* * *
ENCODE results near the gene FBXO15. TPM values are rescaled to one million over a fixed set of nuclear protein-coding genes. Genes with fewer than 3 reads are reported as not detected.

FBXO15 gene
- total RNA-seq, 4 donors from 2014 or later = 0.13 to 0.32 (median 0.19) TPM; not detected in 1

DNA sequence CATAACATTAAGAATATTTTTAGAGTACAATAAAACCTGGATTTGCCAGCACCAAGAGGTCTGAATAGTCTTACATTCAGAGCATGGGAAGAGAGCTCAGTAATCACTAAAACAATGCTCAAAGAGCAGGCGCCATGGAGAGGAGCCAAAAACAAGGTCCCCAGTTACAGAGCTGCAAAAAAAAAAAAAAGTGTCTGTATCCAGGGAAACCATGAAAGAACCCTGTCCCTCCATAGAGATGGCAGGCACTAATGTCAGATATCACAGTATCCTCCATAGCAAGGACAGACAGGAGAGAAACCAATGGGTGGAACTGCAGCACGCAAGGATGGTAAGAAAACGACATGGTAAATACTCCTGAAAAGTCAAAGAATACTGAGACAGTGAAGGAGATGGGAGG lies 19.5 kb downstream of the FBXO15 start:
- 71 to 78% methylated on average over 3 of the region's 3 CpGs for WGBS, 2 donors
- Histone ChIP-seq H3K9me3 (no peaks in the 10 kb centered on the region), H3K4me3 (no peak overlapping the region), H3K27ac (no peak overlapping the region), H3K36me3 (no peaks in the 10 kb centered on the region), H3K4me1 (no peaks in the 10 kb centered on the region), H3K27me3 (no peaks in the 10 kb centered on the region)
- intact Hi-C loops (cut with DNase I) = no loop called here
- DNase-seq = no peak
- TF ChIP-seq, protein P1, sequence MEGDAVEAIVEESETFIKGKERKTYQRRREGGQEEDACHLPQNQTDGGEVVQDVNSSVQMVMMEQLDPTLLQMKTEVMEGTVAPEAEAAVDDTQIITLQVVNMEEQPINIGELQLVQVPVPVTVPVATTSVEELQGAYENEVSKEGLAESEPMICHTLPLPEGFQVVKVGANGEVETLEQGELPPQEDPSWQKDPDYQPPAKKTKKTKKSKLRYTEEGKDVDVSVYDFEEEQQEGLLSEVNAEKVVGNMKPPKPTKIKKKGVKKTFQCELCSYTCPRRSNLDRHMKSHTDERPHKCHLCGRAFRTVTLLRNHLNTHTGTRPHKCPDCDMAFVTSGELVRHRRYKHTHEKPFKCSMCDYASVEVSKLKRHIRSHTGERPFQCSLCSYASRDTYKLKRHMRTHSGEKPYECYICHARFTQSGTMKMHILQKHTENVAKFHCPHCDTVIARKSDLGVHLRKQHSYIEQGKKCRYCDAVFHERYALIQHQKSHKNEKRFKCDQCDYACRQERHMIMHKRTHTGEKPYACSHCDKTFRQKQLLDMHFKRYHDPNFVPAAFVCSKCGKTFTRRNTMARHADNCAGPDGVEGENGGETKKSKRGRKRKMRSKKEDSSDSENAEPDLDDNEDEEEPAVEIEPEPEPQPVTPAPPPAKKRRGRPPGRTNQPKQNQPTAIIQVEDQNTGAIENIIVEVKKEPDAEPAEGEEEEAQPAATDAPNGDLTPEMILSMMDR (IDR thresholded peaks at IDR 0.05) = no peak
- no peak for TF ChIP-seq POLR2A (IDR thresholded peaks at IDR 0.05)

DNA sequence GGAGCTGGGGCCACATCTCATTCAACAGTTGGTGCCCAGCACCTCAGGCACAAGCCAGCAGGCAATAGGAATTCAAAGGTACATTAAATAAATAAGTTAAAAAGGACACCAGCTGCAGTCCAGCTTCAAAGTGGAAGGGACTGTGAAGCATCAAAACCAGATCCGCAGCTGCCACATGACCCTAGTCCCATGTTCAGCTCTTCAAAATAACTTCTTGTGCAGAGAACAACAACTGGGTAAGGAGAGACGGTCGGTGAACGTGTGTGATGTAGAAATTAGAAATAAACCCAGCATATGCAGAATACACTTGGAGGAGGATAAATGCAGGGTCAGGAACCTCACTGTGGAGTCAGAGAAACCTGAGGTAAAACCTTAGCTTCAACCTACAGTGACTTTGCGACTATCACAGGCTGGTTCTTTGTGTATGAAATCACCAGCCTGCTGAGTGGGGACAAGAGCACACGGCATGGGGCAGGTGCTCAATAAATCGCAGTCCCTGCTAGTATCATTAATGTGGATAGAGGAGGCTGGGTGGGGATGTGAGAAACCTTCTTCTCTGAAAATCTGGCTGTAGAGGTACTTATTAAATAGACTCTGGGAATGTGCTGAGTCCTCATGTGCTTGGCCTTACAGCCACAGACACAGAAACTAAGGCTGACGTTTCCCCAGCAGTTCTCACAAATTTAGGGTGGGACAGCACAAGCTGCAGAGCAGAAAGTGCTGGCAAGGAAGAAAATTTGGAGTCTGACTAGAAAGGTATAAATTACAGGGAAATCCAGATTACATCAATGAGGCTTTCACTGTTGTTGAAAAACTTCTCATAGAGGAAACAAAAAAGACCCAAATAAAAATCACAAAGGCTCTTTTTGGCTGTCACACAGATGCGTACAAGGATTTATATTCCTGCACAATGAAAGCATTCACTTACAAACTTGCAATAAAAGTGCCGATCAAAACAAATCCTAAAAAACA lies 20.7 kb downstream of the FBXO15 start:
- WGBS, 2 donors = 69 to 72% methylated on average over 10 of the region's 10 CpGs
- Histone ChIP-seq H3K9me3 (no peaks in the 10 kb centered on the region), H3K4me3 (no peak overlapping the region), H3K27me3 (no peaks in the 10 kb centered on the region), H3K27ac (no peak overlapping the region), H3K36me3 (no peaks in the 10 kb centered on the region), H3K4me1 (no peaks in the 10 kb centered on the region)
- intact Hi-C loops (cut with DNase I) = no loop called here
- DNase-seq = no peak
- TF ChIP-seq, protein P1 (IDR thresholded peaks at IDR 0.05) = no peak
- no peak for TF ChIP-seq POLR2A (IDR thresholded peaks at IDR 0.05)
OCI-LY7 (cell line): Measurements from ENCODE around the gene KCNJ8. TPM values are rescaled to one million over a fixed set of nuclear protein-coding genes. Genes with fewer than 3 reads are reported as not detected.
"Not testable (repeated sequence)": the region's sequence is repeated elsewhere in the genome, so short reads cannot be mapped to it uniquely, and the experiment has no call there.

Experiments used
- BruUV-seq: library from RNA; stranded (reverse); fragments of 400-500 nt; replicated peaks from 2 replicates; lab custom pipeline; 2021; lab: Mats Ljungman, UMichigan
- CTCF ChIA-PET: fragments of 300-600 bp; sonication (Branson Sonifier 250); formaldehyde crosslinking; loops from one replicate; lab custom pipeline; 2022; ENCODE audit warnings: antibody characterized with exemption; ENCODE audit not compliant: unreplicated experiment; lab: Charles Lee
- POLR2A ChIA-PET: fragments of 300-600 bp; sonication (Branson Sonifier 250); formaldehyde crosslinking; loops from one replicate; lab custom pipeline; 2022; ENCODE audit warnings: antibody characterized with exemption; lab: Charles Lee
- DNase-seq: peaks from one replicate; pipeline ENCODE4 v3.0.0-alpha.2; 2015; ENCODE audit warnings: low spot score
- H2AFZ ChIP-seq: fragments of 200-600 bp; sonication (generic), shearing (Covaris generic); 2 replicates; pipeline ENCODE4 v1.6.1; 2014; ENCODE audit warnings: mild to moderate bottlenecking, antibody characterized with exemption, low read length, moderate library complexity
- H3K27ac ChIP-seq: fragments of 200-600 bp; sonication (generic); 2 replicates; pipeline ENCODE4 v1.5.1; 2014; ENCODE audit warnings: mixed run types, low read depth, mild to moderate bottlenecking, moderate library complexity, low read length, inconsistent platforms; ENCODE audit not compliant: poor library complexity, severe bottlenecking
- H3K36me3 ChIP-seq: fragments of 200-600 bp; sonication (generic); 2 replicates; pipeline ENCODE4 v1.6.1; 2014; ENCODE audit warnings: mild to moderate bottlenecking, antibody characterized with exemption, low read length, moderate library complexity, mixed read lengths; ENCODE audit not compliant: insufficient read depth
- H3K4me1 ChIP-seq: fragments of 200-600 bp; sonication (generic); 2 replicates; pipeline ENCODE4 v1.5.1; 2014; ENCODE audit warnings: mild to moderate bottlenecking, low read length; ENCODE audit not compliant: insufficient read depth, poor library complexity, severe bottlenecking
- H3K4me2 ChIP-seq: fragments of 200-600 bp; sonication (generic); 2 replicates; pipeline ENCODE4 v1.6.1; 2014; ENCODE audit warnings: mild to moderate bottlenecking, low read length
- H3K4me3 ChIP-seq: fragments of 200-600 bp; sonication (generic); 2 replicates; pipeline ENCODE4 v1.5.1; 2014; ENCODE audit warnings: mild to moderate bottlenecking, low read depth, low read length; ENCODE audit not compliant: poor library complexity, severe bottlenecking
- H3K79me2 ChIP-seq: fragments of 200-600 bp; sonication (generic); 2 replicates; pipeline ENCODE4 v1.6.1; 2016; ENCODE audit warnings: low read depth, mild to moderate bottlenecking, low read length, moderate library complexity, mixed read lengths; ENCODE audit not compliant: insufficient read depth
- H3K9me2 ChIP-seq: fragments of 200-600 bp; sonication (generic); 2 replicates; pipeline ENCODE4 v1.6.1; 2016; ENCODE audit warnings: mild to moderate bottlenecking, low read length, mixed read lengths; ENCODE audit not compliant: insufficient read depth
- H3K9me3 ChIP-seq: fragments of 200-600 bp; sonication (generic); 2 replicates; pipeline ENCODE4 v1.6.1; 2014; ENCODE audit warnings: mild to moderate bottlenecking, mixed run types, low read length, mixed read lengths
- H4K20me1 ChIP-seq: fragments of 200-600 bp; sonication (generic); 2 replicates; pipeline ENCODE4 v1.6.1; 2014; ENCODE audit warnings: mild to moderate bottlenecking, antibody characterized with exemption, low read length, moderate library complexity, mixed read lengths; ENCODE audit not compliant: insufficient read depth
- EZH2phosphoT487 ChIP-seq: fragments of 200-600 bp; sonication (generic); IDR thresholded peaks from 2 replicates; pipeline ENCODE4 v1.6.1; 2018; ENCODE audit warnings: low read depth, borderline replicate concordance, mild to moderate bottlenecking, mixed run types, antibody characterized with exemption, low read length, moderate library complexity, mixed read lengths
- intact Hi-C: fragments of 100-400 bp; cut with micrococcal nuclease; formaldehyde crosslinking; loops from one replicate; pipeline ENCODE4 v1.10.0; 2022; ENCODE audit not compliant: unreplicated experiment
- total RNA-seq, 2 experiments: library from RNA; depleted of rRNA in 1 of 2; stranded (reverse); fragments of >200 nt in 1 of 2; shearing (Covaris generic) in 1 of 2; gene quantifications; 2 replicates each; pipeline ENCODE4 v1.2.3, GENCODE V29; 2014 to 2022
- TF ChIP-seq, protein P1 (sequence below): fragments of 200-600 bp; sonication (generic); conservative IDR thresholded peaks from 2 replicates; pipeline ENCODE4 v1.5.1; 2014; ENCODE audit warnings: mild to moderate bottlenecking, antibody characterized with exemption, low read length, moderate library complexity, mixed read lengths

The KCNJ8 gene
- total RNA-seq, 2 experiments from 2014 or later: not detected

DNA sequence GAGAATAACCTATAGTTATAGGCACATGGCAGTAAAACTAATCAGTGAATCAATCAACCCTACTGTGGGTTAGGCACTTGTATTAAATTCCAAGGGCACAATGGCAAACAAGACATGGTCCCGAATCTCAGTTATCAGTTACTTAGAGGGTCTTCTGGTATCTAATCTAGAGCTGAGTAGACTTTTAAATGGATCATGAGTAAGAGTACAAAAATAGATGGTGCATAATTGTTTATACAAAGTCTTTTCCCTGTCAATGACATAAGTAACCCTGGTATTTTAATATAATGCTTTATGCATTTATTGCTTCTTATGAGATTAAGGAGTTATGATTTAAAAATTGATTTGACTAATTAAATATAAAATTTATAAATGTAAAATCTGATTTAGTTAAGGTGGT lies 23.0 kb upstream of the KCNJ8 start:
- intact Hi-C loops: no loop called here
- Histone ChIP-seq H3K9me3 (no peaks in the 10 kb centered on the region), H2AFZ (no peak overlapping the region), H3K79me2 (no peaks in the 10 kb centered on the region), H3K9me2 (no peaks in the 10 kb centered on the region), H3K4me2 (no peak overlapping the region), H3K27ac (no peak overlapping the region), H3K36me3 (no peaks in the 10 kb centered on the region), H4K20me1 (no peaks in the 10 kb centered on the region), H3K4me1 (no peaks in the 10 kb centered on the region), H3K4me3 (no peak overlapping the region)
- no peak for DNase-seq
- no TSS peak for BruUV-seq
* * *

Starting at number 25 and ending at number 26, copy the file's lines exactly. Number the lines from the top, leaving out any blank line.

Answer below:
- H2AFZ ChIP-seq: fragments of 200-600 bp; sonication (generic), shearing (Covaris generic); 2 replicates; pipeline ENCODE4 v1.6.1; 2014; ENCODE audit warnings: mild to moderate bottlenecking, antibody characterized with exemption, low read length, moderate library complexity
- H3K27ac ChIP-seq: fragments of 200-600 bp; sonication (generic); 2 replicates; pipeline ENCODE4 v1.5.1; 2014; ENCODE audit warnings: mixed run types, low read depth, mild to moderate bottlenecking, moderate library complexity, low read length, inconsistent platforms; ENCODE audit not compliant: poor library complexity, severe bottlenecking